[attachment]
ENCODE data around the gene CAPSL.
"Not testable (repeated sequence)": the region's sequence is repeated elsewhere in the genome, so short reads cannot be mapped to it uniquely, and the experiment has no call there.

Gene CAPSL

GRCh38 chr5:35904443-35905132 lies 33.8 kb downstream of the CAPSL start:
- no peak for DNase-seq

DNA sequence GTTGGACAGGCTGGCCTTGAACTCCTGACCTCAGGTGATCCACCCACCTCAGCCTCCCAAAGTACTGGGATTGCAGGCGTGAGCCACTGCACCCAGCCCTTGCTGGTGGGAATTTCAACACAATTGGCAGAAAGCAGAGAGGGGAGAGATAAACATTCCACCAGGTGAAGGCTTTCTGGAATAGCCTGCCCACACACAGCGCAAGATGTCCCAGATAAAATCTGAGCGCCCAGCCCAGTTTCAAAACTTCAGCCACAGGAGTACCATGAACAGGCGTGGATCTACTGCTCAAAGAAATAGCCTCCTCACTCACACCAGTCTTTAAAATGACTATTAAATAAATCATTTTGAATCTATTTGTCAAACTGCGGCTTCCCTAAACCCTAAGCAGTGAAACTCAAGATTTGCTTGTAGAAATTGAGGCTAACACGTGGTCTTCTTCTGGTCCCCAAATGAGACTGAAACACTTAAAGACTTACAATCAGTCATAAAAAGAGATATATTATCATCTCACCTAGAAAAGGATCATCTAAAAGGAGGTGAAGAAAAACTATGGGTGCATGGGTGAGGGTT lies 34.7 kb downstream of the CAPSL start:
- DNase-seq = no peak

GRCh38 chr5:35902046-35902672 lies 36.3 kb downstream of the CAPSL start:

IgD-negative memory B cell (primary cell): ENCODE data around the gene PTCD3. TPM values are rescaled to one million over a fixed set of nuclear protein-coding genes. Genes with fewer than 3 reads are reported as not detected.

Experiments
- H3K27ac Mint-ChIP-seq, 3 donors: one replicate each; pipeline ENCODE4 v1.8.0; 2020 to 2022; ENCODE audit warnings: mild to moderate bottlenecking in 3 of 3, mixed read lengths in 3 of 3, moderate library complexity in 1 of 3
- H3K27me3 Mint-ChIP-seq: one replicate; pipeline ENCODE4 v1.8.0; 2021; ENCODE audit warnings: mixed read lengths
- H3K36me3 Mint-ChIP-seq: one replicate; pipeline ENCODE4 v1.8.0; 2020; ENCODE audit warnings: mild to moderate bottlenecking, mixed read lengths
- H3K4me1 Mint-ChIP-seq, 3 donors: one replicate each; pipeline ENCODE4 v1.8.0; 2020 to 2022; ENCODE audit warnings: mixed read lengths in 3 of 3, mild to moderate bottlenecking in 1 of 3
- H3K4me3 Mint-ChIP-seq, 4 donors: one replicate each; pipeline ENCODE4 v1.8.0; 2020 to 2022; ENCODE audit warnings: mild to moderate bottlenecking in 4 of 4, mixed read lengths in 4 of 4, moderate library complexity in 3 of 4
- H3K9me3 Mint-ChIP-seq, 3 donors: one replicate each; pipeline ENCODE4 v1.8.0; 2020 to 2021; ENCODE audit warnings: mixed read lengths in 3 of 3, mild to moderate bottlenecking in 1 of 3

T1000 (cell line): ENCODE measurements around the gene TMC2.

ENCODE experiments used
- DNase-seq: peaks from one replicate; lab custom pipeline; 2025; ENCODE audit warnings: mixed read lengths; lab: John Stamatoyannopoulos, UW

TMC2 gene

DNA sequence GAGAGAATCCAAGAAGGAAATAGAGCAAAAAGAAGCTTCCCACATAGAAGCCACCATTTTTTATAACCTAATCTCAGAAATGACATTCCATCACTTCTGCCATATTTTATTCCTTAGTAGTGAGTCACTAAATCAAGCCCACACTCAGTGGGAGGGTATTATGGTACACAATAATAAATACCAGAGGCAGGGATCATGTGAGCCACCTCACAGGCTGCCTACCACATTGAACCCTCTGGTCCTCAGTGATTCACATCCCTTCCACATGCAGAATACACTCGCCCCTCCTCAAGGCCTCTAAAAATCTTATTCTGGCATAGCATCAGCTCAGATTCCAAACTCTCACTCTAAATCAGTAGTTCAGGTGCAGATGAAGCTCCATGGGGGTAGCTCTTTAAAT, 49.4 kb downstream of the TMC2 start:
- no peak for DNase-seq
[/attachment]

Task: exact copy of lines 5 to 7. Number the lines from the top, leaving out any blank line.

- no peak for DNase-seq

DNA sequence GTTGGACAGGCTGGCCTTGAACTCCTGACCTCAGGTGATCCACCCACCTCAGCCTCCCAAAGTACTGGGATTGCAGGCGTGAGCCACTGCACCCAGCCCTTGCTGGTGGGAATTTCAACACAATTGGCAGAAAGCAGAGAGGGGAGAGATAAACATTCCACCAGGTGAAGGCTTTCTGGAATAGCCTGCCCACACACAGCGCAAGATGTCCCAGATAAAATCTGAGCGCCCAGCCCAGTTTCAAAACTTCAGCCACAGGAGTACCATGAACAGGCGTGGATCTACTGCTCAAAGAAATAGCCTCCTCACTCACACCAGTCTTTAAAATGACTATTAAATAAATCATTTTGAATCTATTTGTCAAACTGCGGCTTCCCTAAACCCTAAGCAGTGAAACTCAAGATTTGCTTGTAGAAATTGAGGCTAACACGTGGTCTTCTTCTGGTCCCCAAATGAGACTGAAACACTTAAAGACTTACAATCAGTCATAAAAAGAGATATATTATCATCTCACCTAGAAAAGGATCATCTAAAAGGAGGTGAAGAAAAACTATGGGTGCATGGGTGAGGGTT lies 34.7 kb downstream of the CAPSL start:
- DNase-seq = no peak